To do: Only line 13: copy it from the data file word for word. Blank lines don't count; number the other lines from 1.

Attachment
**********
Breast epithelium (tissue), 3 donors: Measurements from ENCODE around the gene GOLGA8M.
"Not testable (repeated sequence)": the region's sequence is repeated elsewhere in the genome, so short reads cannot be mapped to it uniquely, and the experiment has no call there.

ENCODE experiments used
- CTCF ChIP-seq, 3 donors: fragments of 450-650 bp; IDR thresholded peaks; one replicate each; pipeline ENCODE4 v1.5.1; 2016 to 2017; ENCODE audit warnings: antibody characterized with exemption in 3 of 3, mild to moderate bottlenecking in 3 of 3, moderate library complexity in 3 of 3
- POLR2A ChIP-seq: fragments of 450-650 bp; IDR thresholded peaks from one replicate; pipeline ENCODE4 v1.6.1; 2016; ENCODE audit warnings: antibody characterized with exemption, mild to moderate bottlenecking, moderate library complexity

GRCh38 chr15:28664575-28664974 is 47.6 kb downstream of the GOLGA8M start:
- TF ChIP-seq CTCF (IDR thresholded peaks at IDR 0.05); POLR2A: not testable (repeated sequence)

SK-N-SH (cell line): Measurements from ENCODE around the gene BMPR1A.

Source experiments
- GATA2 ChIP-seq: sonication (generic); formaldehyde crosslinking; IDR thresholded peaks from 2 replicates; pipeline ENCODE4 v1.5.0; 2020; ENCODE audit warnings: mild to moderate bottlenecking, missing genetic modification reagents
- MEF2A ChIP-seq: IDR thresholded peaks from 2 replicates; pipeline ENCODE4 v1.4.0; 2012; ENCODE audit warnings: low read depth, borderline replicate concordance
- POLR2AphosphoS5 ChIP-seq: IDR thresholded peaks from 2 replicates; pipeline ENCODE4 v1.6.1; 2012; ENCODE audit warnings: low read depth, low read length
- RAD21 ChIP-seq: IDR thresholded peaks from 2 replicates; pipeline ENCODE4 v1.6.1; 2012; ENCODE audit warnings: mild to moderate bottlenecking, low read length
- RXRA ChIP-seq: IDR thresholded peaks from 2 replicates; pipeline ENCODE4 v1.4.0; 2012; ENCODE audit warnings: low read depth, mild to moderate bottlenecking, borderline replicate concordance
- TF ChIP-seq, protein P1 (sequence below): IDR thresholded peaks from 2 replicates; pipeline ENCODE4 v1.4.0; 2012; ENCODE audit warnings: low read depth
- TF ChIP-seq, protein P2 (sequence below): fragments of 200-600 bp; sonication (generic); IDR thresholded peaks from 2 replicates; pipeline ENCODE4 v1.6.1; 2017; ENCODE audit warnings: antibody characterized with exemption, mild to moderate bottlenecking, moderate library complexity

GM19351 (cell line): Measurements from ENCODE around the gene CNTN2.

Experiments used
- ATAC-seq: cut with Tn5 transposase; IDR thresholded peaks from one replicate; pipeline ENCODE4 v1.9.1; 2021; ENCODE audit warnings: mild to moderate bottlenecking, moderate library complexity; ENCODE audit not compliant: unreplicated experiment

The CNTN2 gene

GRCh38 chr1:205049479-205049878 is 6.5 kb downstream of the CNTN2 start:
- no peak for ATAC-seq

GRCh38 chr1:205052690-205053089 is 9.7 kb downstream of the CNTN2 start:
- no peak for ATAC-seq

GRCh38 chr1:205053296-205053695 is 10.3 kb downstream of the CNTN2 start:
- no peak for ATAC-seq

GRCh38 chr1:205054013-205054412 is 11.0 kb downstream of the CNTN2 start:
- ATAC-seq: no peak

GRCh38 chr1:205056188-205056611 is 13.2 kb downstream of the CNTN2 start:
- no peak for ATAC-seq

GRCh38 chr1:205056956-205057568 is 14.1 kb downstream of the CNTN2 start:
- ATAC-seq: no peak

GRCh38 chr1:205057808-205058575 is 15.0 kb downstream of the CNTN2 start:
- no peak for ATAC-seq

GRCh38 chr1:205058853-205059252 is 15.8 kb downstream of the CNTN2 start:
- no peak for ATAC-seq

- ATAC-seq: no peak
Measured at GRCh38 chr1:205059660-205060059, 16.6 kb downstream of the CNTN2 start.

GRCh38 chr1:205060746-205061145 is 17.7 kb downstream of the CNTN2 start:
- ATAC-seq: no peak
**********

- RAD21 ChIP-seq: IDR thresholded peaks from 2 replicates; pipeline ENCODE4 v1.6.1; 2012; ENCODE audit warnings: mild to moderate bottlenecking, low read length